I mean, we could go back to the “old way” of doing things, but would you rather have it this way or have qualifying sitting on Versus or some other god-forsaken cable channel? The world works in a different way now, and there are more pulls on people’s time than ever. The best way to get people to spend their time at the track is to have cars constantly driving around it, from 11 a.m.-6 p.m.

Longtime readers of 15 Days in May will recognize one of my favorite quotes: “The good old days weren’t always good and tomorrow ain’t as bad as it seems”. I say, enjoy it for what it is, and not what you think it is supposed to be.

Mann, Karam Push Confirmed Entries to 31

One of the lasting images from qualifying last year was that of Pippa Mann. Mann, looking to make her seventh start a year ago, fell short as her last-ditch qualifying effort wasn’t quick enough to make the field. The sight of Mann getting emotional as they took her qualifying photo spoke volumes about the heartbreak of missing the race, especially for a driver who works the entire year to find funding for just that one race.

Photo credit: Walter Kuhn 

Mann will again be looking to make her seventh start this year, and will be driving the No. 39 machine owned by Clauson-Marshall Racing and carrying sponsorship from Driven2SaveLives and powered by Chevrolet. The Clauson portion of the ownership group is Tim Clauson, father of Bryan Clauson, a two-time Indy 500 starter who lost his life in a racing accident in 2016.

From their website, the “Indiana Donor Network and IndyCar driver Stefan Wilson launched the Driven2SaveLives racing campaign in April 2016 as a way to promote organ, tissue and eye donation and transplantation.”

Wilson of course is the younger brother of Justin Wilson, who was killed at Pocono in 2015. The connection between the two families is that both Bryan Clauson and Justin Wilson were organ donors, and Mann has been an advocate for organ donation as well.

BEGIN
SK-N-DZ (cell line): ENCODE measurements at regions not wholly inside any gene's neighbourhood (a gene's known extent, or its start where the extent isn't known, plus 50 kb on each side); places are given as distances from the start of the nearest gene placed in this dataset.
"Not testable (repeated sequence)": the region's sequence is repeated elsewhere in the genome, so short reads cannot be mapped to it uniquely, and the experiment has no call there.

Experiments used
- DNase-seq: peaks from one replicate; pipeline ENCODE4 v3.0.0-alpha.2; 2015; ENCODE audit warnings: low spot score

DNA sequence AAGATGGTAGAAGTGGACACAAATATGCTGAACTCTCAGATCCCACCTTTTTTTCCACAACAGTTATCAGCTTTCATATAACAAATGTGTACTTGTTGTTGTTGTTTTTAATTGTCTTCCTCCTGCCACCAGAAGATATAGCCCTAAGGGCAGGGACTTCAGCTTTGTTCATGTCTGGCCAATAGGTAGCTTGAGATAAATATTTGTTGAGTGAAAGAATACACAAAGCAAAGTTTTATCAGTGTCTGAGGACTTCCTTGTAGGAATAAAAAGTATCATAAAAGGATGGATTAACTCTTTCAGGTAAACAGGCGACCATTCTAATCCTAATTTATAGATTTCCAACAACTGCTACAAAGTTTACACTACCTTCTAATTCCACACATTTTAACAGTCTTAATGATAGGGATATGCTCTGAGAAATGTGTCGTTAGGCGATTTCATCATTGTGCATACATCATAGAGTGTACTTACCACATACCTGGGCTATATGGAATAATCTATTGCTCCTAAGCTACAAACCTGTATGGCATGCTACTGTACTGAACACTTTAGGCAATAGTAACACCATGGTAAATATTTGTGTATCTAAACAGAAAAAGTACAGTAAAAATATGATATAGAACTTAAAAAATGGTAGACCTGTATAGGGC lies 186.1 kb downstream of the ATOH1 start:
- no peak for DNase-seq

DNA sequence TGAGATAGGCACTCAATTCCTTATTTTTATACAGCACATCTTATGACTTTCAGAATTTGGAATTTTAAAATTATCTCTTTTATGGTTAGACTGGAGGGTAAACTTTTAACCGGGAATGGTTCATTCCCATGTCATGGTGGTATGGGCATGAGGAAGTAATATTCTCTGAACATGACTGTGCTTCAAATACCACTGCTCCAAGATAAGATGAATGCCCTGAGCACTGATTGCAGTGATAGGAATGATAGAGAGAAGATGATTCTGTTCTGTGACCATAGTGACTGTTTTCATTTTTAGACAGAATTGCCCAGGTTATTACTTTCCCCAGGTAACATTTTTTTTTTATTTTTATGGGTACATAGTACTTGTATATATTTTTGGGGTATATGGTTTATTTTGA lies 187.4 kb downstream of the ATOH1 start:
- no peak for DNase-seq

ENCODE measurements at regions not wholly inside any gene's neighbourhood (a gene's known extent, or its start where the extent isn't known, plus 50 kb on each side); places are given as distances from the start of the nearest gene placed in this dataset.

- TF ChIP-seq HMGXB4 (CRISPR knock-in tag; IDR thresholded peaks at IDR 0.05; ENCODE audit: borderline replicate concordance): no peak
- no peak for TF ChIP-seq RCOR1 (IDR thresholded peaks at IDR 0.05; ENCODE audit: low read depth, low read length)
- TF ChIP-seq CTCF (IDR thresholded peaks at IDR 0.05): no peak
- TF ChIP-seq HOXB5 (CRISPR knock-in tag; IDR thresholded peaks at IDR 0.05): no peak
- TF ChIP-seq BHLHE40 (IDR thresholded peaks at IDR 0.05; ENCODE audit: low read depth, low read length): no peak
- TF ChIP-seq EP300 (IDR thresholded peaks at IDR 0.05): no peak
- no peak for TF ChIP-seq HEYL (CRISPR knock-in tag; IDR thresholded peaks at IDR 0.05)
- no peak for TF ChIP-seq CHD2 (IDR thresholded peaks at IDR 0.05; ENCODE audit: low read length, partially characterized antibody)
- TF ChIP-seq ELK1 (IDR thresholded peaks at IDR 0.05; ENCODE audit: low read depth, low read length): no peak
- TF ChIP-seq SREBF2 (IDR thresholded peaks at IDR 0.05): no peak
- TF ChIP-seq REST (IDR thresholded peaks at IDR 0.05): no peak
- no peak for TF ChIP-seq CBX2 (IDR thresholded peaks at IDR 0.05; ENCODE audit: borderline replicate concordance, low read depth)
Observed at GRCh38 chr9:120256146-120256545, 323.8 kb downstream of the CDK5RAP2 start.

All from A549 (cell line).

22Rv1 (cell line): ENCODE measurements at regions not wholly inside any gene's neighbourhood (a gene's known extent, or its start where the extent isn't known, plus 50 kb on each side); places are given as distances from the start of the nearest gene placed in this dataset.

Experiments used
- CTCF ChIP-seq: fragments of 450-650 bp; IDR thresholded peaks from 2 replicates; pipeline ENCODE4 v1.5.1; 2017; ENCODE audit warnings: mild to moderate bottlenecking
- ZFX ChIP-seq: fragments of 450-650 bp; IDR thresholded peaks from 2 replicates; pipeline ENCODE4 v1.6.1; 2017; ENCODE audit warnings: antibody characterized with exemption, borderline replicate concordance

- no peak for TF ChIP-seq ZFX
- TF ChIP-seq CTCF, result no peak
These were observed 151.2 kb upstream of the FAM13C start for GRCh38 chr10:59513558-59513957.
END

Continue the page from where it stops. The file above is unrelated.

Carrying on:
All things considered, Mann is a great driver to bring in as a one-off for the 500. She brings in a lot of money, of course, but she also has a passionate connection with who sponsors her, whether it is the Susan G. Komen Foundation, Donate Life Indiana or Driven2SaveLives. Mann usually puts her cars solidly in the field, and has been running at the finish in five of her six career races. In 2017 she was the first driver one lap down and finished in a career-best 17th place. Given budgets and resources, Mann’s career is pretty comparable to most of the one-off drivers we have seen in recent years, if not better, except for those who have been one-offs for big budget teams.

Photo credit: Jim Haines

Also back in the mix is Sage Karam, who joins Dreyer & Reinbold Racing for the fifth time. Karam, who will be looking to make the field for the sixth time, will pilot the No. 24 Wix Filters Chevrolet.

After finishing ninth as a rookie in 2014, Karam is looking to turn around his fortunes at the 500, as the last four races he’s run have hit him with some bad luck.